Australian business confidence surged to the highest level since May 2011 as prospects of a change of government lifted sentiment in all industries, a private survey showed.
The confidence index for August jumped to 6 from minus 3, according to a National Australia Bank Ltd. survey released today of more than 600 companies taken Aug. 20 to Sept. 3. The business conditions gauge, a measure of hiring, sales and profits, was minus 6 compared with minus 7 in July.
Tony Abbott’s coalition, which ousted the Labor government of Kevin Rudd on Sept. 7, is pledging to cut red tape and lower taxes to boost the $1.5 trillion economy as a China-led mining investment boom crests. Reserve Bank of Australia Governor Glenn Stevens and his board cut the benchmark rate to a fresh record of 2.5 percent last month to help revive non-resource industries.
“The cash rate cut in August and a lower Australian dollar may have helped sentiment, but it appears more important were political factors,” NAB Chief Economist Alan Oster said in the report. “This appears to reflect expectations of political change and more certainty about future political frameworks.”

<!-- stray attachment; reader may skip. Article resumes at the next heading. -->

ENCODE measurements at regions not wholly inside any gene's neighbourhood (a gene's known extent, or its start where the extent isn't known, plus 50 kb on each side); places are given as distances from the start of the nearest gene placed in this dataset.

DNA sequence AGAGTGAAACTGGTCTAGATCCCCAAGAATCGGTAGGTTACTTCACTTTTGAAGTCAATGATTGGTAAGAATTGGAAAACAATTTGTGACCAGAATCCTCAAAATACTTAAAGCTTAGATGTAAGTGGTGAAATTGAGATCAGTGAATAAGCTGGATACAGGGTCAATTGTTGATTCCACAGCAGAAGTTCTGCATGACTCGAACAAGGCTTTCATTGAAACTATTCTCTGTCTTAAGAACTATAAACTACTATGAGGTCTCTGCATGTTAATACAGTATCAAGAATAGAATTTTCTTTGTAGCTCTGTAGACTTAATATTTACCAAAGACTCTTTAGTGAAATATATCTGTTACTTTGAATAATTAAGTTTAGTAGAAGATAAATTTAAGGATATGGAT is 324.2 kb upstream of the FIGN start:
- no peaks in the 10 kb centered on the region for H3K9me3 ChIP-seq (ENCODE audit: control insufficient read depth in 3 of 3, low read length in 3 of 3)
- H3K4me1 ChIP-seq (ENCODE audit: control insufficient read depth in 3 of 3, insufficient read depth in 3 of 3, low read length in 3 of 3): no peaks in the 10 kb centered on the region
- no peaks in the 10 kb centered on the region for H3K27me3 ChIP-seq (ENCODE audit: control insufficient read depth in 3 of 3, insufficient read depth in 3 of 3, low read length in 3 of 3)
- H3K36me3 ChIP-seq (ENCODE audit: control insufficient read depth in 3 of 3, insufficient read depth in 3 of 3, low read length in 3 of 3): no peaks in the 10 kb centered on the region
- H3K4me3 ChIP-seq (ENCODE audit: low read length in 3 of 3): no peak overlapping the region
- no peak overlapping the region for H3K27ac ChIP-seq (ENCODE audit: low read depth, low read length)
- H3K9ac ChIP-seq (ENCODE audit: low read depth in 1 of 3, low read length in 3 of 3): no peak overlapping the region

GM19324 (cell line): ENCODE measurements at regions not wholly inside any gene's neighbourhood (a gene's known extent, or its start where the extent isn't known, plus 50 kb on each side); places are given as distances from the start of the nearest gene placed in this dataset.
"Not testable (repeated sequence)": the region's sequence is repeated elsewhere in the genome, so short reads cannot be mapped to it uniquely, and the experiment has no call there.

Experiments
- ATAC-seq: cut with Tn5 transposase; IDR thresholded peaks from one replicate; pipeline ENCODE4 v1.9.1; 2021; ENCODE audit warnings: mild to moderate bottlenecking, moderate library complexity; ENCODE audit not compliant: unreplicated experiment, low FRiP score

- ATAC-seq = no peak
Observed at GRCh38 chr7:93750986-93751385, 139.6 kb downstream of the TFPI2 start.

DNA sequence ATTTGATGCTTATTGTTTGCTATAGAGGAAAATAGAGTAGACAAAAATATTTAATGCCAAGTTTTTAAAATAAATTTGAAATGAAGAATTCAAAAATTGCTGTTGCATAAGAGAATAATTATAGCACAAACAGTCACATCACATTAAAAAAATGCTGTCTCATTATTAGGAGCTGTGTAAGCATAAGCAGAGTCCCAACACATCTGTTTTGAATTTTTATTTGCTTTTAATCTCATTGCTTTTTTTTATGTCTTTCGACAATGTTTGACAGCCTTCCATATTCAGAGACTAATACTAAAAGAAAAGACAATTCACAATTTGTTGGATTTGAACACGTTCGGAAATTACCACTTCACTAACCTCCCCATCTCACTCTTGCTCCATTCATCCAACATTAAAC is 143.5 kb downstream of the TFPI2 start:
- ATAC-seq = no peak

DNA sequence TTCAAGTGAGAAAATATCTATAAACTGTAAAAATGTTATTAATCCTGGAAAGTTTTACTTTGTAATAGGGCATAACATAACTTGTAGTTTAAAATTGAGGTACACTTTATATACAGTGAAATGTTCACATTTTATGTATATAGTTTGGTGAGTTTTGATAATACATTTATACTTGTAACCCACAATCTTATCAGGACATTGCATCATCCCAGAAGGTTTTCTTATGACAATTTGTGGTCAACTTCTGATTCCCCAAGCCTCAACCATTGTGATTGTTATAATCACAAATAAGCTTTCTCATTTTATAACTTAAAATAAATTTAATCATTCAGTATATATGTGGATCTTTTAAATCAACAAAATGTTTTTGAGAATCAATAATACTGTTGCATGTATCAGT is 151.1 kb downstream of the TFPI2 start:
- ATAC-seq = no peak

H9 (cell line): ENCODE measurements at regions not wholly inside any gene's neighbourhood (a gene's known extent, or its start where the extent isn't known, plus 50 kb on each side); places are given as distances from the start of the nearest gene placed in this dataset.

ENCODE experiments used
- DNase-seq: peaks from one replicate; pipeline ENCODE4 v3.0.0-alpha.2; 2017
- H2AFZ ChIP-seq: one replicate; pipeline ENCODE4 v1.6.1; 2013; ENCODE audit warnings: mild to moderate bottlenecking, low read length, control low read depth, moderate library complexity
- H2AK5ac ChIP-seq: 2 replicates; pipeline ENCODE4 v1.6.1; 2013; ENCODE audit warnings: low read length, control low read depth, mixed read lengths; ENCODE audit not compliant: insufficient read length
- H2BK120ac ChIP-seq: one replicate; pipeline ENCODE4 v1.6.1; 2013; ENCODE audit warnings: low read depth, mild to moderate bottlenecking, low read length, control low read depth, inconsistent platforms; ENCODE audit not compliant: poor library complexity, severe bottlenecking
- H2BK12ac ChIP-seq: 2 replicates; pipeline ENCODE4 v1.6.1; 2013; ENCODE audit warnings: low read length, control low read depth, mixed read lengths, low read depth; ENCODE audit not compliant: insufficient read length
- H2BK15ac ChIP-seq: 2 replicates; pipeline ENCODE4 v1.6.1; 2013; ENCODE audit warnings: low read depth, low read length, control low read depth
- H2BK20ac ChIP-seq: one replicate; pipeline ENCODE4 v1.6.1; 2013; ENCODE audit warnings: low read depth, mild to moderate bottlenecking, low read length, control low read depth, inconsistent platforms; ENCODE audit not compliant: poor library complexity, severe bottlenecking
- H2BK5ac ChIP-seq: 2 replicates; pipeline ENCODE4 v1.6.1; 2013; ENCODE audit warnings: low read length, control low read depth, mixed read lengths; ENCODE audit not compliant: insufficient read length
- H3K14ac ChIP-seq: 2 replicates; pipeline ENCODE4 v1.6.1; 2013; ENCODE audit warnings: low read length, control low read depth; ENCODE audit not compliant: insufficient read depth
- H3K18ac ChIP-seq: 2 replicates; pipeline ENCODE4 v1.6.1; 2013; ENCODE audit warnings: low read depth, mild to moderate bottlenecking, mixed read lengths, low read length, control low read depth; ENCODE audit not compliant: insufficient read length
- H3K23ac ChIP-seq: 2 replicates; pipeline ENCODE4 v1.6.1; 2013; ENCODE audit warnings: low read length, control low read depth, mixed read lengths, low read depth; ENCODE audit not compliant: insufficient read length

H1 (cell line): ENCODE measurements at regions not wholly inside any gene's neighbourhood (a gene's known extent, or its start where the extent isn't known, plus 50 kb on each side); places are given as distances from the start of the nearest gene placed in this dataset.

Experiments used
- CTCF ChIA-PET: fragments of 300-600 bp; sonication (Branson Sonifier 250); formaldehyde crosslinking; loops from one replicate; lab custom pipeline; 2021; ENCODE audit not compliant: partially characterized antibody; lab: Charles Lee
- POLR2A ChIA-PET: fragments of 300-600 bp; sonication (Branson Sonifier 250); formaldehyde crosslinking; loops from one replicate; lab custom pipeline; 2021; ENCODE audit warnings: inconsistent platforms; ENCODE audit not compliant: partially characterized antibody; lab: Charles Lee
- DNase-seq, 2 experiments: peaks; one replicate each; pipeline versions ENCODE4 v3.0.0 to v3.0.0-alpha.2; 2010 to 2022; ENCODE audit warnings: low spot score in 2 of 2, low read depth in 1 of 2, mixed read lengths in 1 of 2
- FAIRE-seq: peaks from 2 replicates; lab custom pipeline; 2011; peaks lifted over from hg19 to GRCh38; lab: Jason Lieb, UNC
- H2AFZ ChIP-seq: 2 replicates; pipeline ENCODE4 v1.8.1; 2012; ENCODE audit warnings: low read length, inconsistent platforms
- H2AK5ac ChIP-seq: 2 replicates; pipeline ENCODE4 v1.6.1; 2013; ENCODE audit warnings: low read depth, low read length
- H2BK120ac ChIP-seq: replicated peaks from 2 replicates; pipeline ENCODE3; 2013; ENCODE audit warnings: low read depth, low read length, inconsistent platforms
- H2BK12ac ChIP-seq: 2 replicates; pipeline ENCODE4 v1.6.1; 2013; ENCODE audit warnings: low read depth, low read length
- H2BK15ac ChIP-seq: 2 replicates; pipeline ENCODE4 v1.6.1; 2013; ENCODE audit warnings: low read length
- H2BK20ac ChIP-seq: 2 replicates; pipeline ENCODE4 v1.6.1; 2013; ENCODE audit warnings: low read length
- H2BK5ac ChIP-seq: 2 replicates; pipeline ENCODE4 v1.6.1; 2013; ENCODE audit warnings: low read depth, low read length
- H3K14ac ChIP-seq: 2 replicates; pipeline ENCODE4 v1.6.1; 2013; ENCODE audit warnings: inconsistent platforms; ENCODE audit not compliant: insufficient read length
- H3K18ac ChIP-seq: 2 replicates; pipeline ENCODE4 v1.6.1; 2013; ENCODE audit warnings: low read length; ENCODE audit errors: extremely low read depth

The local dollar has declined 11.1 percent this year as central bank easing abroad discourages investors from buying the Australian currency. That has helped ease pressure on industries including manufacturing and services.
Still, “business conditions and capacity utilization remained poor,” Oster said. “Particularly concerning was a slump in employment conditions, the weakest since May 2009, painting a worrying outlook for the labor market.”
Traders are pricing in a 63 percent chance the central bank will keep rates unchanged this year, according to interest-rate swaps data compiled by Bloomberg. The RBA has eased borrowing costs by 2.25 percentage points since November 2011.